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  1. #1
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    Quick release, tire fell off

    I was riding last night and went to shift gears and it locked up and realized the tire fell out, the derailluer seems to be ok i got the tire back on yada yada and a few pedals later it fell off again. Can the quick release have gone bad? It feels tight but I guess doesn't get tight.

  2. #2
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    From the fact that you called the wheel "the tire" I infer that you're relatively new to this and suspect that you're using the QR incorrectly.

    It's a cam system which is adjusted by turning the nut on the right side but once adjusted, opened and closed by flipping the lever. It stays closed because the tightest point is just before the lever closes all the way parallel to the frame, so be sure it's always closed all the way.

    Open the lever, and hold it straight out, (half way between open and closed) while setting the tension with the nut. Correct tension is about when the lever begins to have resistance at this half way point, and closing it all the way requires a decent amount of force, but not so much that it's hard to open again.

    BTW- don't close the lever directly over a frame tube, but off to one side so that you can always get your fingers behind it to open.

    For future reference, the tire is the rubber part mounted on the rim, which along with the spokes and hub comprise the wheel.
    Last edited by FBinNY; 08-08-10 at 04:39 PM.
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  3. #3
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    I know how to work quick release systems, bikes aren't the only things with them, I have used them before. I did do that and still after a few pedals it comes right out.

  4. #4
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    Quote Originally Posted by mkras17 View Post
    I know how to work quick release systems, bikes aren't the only things with them, I have used them before. I did do that and still after a few pedals it comes right out.
    Please don't be offended, I'm trying to help you without benefit of seeing what may be happening.

    QR's don't wear out but they do come out of adjustment, so check that it's closing with a decent amount of resistance. It's compression from the QR's cam action that holds the wheel in place, and it cannot be tightened enough by holding one end and turning the other. It's also possible that the wheel isn't fully pocketed into the slot in the dropout, or that something is keeping the QR ends from pressing fully onto the dropouts.

    BTW- if you've taken the QR skewer off, make sure that the two conical springs on each end have the narrow end toward the axle as in Nut[>==axle==<]Lever. It they're reversed they can keep the wheel from being secured properly.
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  5. #5
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    Well, the cam mechanism does not wear out but I have previously seen the threads on the skewer worn enough so as to no longer hold the acorn nut securely. Also can be a problem if you mix two different threadings of Q/R. Happened some in the old day I don't know that would be an issue with parts of more recent vintage. The only other thing I can think of that FB did not cover is the axle sticking out too far. That would only happen if you had recently overhauled the hub and left out a washer..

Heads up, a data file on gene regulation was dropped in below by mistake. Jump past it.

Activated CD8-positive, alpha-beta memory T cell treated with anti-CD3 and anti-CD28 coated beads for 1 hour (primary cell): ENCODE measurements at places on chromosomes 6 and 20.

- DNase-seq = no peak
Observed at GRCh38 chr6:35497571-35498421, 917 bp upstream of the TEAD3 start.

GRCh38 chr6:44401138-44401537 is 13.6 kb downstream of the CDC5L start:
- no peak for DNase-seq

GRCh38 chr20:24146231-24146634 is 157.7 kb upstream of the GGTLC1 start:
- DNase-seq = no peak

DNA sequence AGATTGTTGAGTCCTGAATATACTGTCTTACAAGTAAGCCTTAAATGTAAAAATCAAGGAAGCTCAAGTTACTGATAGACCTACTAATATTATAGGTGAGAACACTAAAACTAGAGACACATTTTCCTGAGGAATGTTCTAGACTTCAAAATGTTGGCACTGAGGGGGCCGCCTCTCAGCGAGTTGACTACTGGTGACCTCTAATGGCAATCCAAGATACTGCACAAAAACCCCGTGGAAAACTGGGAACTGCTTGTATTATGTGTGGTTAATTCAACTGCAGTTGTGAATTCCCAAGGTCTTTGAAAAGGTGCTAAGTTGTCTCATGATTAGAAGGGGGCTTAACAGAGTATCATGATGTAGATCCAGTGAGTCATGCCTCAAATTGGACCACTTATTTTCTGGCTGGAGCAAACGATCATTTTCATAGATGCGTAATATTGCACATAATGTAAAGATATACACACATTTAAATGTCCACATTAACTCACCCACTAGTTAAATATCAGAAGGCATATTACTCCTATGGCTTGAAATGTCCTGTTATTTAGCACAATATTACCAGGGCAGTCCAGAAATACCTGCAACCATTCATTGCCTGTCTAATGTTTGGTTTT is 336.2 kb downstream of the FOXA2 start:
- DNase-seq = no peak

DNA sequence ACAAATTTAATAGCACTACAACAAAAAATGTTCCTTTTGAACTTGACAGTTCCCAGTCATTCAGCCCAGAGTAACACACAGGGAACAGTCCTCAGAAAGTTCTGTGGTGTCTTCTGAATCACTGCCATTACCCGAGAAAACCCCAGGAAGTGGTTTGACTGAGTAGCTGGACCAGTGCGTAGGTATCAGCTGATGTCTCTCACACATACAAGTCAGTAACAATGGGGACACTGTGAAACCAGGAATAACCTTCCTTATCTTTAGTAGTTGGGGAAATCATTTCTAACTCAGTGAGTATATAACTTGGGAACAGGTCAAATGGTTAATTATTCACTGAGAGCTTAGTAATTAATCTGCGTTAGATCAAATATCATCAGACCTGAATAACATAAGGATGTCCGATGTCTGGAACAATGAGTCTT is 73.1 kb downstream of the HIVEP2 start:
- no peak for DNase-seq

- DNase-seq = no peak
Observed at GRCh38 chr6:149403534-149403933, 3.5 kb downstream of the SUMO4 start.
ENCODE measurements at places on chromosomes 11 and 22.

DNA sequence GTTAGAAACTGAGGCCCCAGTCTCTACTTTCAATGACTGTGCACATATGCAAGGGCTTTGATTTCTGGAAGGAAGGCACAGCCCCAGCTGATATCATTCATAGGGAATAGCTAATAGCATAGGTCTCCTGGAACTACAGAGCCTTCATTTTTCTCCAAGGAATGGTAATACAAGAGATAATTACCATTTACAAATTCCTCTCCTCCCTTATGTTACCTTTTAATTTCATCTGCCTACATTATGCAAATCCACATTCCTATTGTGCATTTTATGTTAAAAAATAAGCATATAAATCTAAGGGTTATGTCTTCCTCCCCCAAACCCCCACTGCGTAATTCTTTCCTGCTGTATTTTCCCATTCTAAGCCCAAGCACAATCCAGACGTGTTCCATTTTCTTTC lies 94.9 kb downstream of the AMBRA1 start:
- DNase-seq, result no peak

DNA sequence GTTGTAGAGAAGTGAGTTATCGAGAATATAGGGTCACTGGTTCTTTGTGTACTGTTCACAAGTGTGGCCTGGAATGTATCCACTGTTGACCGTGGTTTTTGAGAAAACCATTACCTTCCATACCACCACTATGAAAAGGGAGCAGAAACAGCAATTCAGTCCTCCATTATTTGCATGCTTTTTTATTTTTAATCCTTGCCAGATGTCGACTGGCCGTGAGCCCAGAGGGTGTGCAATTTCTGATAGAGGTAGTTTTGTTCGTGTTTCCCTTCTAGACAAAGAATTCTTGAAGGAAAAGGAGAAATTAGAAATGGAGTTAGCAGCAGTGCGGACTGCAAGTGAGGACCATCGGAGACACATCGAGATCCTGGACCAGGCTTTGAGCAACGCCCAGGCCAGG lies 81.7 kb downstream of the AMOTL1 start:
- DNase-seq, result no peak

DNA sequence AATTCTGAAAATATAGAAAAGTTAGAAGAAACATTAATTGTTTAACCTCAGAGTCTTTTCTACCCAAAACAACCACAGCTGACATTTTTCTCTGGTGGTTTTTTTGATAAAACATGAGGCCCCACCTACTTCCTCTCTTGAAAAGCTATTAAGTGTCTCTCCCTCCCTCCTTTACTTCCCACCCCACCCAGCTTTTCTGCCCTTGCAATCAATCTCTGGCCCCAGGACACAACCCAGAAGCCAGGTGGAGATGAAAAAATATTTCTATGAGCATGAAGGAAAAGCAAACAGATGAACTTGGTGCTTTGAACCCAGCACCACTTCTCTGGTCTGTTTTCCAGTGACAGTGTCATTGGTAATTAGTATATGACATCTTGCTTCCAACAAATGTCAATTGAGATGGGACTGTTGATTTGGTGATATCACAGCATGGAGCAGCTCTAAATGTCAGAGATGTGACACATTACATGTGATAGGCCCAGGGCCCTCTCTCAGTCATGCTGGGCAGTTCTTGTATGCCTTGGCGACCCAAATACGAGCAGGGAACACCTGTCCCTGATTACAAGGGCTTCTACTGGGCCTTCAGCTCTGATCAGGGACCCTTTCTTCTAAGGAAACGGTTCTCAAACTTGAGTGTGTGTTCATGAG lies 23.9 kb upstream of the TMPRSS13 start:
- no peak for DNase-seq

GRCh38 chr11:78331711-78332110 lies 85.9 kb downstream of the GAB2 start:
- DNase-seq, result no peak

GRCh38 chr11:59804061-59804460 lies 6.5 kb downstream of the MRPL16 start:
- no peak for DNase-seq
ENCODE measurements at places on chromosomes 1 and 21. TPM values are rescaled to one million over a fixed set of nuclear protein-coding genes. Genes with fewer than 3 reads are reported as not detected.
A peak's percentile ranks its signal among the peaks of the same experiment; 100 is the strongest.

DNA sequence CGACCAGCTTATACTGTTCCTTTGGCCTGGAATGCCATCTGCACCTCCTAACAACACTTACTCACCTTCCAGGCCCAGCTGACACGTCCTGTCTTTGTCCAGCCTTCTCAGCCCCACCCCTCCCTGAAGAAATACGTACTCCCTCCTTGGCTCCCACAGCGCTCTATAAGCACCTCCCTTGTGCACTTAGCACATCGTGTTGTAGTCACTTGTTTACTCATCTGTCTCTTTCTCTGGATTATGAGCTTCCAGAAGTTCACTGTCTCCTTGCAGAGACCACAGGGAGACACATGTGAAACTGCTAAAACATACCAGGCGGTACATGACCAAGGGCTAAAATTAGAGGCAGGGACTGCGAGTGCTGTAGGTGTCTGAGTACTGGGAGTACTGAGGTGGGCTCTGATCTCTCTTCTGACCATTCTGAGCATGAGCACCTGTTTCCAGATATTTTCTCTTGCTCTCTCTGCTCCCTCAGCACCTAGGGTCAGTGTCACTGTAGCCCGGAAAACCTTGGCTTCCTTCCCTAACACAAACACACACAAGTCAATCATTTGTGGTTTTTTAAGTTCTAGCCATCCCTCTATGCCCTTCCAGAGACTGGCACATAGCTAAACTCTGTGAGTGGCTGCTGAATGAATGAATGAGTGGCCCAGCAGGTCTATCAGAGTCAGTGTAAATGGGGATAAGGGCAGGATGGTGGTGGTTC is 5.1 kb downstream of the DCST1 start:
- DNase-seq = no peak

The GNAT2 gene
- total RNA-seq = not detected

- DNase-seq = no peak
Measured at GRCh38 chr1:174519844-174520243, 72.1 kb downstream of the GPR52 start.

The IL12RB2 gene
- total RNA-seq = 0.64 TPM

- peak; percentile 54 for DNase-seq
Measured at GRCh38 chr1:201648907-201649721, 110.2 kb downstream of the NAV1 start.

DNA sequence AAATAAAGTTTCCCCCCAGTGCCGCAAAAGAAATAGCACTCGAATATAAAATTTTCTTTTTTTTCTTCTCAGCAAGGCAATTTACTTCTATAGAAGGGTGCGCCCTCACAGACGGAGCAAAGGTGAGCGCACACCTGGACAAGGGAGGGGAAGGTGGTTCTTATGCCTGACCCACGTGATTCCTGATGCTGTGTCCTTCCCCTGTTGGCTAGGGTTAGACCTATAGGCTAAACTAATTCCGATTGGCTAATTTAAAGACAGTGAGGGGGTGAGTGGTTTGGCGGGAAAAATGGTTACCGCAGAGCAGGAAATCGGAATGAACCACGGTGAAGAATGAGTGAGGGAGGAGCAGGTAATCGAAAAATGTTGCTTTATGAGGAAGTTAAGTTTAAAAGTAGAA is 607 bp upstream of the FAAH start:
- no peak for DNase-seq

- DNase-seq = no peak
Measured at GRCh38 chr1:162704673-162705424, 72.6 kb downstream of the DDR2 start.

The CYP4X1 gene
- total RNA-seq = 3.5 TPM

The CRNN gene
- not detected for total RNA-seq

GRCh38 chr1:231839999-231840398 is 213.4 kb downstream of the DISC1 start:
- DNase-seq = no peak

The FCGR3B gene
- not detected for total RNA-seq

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    +1

  7. #7
    Senior Member Homebrew01's Avatar
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    FBinNY pretty well covered it. Sounds like the QR is out of adjustment.
    Bikes: Old steel race bikes, old Cannondale race bikes, less old Cannondale race bike, crappy old mtn bike

  8. #8
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    Check that the end of the axle doesnt extend beyond the dropout. If it does, the QR only pulls the acorn onto the axle which prevents it clamping the dropout.

  9. #9
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    Also if you have vertical dropouts be sure that the wheels are on the ground when you close the skewer. If you have any doubt, open and close the skewer with the wheels on the ground.

  10. #10
    coprolite fietsbob's Avatar
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    the effort of closing the QR lever should leave an impression in the palm of your hand,
    it should not be easy.
    the axle should not be as wide as the outside face of the dropouts.

  11. #11
    Pwnerer Wordbiker's Avatar
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    Check to see if the skewer has rusted inside the axle.

    If it's seized, it will feel adjusted but will not clamp both dropouts. The fix is pulling the skewer (sometimes a few taps are required), cleaning, greasing and reinstallation. Some lube on the cam lever pivot will also give more closing torque.
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  12. #12
    Let your bike be the tool cranky old road's Avatar
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    It's also possible to insert the axle so that one end is placed on the interior face of the dropout rather than in the dropout slot. When it finds it's way into the slot the quick release will be loose.
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